Now it's time for some actual code. So far if we'd build the project and open it with Visual Studio Code, it'd be executable on the HoloLens Emulator. However, there's nothing to do. That's about to change.
I need (by the time of writing this article) three functions to be implemented. The first one is to color the elements of the hand whenever one is clicked. Secondly, I want to be able to rotate the bones. And lastly I want to user to be able to place the hand wherever he wants.
Let's start with the last one, as it's the easiest. All I have to do in order for this to work, is drag the TapToPlace script (which comes with the MixedReality Toolkit) onto the "handle" game object. When I then click on the "handle" game object I can further tweak the settings in the inspector. I want the parent game object to move, so I enable the checkbox. Since I can tell the script what the parent game object is, I choose "HoloCollection" because I want the UI elements to be moved too.
Second easiest is the other UI element: the rotation pill. I want the pill and the hand, but not the rest of the objects to rotate by 90 degrees when I perform an AirTap on the pill game object. That's fairly easy to realise.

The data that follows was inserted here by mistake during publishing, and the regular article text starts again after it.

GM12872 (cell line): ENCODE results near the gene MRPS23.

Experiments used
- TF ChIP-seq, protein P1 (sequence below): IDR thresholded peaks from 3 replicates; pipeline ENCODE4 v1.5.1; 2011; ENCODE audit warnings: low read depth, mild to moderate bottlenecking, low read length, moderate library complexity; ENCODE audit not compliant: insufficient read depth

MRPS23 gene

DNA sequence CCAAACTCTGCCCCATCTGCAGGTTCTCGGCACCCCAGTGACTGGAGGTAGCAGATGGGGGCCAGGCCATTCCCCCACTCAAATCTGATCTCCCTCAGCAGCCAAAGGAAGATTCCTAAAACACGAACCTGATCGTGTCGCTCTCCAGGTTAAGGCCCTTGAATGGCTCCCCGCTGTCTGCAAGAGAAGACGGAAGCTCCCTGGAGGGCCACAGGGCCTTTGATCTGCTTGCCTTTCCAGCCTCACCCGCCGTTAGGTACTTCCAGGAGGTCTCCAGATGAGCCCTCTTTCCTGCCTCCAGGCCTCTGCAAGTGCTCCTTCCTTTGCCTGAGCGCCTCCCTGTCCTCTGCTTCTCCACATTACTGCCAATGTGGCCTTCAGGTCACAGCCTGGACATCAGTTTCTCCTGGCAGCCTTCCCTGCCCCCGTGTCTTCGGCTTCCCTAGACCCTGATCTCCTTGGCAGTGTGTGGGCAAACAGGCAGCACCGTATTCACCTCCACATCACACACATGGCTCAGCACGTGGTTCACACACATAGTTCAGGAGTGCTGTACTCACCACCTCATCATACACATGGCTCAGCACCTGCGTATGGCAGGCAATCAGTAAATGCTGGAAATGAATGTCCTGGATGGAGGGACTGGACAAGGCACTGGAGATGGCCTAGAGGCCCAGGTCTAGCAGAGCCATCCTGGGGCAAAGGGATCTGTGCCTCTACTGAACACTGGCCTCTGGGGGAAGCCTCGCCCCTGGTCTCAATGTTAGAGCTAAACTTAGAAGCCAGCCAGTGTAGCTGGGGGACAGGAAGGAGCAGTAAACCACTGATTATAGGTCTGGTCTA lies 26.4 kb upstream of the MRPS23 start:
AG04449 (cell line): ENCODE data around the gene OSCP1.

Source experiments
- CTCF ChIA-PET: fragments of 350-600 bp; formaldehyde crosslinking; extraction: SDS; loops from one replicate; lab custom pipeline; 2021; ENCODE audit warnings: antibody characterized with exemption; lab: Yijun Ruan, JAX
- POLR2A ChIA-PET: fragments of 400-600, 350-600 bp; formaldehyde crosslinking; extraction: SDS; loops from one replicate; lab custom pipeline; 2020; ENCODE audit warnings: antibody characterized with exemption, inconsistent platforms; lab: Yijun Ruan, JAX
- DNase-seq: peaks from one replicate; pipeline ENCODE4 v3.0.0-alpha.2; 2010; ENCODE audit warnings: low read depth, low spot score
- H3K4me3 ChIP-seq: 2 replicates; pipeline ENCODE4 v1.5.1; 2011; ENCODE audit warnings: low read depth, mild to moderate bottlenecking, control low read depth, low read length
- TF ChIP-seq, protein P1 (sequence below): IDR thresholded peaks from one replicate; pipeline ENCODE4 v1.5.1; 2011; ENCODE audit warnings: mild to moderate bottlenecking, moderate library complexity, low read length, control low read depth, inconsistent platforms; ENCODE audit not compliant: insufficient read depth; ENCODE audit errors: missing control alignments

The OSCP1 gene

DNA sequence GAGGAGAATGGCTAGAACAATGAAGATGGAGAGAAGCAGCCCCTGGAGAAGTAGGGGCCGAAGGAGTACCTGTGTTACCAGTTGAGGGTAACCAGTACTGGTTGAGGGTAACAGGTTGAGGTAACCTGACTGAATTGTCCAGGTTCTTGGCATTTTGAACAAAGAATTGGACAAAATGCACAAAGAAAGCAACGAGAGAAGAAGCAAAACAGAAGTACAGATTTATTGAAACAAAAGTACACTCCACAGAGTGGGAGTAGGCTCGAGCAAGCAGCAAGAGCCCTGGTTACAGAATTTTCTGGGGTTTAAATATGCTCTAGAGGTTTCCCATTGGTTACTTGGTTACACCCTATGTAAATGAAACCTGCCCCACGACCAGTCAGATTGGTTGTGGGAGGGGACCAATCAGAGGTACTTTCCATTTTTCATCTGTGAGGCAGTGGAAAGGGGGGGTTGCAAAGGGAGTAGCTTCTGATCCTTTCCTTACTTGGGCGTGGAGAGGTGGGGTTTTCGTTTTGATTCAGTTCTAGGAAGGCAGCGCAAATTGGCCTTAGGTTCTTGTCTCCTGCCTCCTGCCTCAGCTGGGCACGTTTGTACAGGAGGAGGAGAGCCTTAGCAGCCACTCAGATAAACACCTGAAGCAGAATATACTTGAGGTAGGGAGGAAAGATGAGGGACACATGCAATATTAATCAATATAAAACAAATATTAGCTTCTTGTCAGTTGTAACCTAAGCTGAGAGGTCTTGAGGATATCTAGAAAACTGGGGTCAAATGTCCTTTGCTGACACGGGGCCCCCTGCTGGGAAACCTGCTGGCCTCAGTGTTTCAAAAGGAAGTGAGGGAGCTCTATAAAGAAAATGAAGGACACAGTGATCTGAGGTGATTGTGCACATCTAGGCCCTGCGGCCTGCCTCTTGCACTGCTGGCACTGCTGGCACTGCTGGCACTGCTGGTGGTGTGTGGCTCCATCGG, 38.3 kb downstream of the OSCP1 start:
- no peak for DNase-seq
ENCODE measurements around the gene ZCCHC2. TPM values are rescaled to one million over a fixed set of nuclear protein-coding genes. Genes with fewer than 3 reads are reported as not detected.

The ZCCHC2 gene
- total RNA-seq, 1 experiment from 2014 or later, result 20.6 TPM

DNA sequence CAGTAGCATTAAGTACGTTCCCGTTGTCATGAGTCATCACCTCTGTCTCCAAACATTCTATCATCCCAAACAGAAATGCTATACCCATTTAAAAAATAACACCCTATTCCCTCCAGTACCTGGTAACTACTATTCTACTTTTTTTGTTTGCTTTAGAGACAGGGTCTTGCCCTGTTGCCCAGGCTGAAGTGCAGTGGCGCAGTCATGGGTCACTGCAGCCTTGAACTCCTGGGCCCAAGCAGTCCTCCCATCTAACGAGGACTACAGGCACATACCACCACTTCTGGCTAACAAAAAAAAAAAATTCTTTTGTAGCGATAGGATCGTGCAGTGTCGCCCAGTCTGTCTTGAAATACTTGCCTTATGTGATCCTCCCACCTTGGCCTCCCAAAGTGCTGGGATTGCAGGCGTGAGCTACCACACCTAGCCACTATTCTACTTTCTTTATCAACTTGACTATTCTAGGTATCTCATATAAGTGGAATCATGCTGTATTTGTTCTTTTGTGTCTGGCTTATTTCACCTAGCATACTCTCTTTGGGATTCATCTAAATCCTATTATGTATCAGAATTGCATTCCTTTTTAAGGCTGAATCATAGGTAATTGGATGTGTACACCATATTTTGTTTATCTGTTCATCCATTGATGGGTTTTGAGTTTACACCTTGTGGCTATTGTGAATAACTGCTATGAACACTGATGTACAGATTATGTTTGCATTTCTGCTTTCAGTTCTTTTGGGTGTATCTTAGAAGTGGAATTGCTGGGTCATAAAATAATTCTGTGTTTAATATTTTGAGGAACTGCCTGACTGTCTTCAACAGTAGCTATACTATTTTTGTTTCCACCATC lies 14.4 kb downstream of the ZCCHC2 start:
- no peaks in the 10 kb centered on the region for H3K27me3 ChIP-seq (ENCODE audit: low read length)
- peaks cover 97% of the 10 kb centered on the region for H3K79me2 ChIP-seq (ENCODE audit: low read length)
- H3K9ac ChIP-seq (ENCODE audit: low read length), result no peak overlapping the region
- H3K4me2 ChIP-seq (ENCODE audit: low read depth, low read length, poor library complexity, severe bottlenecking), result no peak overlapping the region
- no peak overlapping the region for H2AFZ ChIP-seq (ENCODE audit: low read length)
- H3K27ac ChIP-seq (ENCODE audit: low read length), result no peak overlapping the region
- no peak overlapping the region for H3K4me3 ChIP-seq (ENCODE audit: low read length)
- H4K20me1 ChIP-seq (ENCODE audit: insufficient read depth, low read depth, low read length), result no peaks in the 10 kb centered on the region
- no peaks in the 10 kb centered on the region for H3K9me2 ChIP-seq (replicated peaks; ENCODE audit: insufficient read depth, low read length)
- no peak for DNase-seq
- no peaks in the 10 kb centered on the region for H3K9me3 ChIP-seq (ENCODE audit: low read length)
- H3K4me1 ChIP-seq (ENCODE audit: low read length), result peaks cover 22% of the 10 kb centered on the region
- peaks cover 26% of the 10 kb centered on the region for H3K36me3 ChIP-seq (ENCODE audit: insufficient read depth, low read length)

The "hard" part of this task is figuring out how to detect the AirTap. Here's how: First we need to state, that we're using the InputModule from the HoloToolkit. We do so by adding
using HoloToolkit.Unity.InputModule; to the top of our C# script.
Secondly, the class itself must derive from
IInputClickHandler, so the class declaration must look like this:
public class RotateObject : MonoBehaviour, IInputClickHandler.
Finally one can add the
But wait, there's more. Where does that
elementsToRotate come from? Simple: It's a public variable I declared as a field. Great thing about this is, that
public fields appear in Unity as a field you can drop things (like game objects) on.
So if you declare
public GameObject elementsToRotate; Unity will allow you to drop any game object on it in the Editor. You can then simply access that game object from code without the need to first search it by name or tag.
Keep in mind that you can restrict what can be dropped in the Editor by appropriately adjusting the field type to i.e.
Knowing how to handle click events is the most important anomaly when it comes to developing HoloLens Applications, in my opinion.
Since this series focuses on developing a HoloLens application, I will not go into the details of manipulating game objects from code like the rotation depicted above.